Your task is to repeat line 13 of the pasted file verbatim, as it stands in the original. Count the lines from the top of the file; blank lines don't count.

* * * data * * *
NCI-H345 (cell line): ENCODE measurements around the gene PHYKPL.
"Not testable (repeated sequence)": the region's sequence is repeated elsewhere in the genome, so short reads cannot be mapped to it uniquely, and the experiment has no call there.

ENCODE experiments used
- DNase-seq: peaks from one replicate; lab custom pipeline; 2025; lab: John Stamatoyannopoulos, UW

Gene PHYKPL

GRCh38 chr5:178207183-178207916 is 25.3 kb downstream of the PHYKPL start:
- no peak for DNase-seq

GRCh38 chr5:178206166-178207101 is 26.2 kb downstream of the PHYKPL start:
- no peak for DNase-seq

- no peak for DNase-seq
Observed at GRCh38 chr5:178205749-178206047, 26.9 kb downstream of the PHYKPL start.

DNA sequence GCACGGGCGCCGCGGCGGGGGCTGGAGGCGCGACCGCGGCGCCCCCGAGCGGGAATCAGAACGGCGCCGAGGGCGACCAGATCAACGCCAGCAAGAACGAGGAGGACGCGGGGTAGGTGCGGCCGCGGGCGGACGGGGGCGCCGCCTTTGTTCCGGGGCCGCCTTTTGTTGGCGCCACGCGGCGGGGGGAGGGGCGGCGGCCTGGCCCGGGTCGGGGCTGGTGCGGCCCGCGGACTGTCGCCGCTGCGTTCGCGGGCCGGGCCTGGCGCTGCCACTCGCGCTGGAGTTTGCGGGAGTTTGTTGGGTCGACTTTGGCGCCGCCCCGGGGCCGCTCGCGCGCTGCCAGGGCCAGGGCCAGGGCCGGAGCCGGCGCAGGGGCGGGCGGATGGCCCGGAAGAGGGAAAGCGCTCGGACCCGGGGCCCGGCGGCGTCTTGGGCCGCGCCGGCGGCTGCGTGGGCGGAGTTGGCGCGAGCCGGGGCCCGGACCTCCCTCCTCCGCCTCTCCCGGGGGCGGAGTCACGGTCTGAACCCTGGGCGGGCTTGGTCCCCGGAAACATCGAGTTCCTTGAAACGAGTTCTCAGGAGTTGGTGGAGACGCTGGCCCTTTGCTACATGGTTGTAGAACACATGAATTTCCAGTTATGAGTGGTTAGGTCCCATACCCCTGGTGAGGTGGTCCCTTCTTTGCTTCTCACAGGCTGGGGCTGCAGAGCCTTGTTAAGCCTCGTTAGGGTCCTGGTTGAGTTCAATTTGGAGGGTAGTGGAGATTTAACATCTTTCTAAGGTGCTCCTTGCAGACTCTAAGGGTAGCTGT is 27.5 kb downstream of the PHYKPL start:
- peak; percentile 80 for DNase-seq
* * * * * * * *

- peak; percentile 80 for DNase-seq